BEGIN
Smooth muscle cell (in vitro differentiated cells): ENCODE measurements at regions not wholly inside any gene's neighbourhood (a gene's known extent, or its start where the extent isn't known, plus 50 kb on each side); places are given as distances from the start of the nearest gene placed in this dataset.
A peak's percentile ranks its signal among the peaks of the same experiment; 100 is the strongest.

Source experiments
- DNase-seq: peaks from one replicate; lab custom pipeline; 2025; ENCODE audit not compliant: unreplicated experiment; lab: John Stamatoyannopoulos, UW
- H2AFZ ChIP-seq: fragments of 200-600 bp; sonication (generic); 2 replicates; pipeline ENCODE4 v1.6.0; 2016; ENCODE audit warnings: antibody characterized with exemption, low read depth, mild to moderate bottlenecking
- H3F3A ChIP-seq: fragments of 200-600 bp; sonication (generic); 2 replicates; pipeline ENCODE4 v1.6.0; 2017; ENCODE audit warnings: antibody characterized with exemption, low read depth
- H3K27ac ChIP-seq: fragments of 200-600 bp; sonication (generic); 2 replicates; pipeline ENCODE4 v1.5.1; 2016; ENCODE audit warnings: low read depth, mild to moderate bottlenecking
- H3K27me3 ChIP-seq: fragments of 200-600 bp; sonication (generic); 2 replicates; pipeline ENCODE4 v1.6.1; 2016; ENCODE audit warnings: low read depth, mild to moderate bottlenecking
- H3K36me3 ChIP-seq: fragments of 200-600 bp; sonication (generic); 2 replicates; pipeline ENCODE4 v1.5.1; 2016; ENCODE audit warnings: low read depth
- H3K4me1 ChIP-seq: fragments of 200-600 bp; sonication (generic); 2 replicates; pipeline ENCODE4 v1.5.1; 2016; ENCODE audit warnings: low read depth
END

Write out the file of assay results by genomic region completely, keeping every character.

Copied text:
Smooth muscle cell (in vitro differentiated cells): ENCODE measurements at regions not wholly inside any gene's neighbourhood (a gene's known extent, or its start where the extent isn't known, plus 50 kb on each side); places are given as distances from the start of the nearest gene placed in this dataset.
A peak's percentile ranks its signal among the peaks of the same experiment; 100 is the strongest.

Source experiments
- DNase-seq: peaks from one replicate; lab custom pipeline; 2025; ENCODE audit not compliant: unreplicated experiment; lab: John Stamatoyannopoulos, UW
- H2AFZ ChIP-seq: fragments of 200-600 bp; sonication (generic); 2 replicates; pipeline ENCODE4 v1.6.0; 2016; ENCODE audit warnings: antibody characterized with exemption, low read depth, mild to moderate bottlenecking
- H3F3A ChIP-seq: fragments of 200-600 bp; sonication (generic); 2 replicates; pipeline ENCODE4 v1.6.0; 2017; ENCODE audit warnings: antibody characterized with exemption, low read depth
- H3K27ac ChIP-seq: fragments of 200-600 bp; sonication (generic); 2 replicates; pipeline ENCODE4 v1.5.1; 2016; ENCODE audit warnings: low read depth, mild to moderate bottlenecking
- H3K27me3 ChIP-seq: fragments of 200-600 bp; sonication (generic); 2 replicates; pipeline ENCODE4 v1.6.1; 2016; ENCODE audit warnings: low read depth, mild to moderate bottlenecking
- H3K36me3 ChIP-seq: fragments of 200-600 bp; sonication (generic); 2 replicates; pipeline ENCODE4 v1.5.1; 2016; ENCODE audit warnings: low read depth
- H3K4me1 ChIP-seq: fragments of 200-600 bp; sonication (generic); 2 replicates; pipeline ENCODE4 v1.5.1; 2016; ENCODE audit warnings: low read depth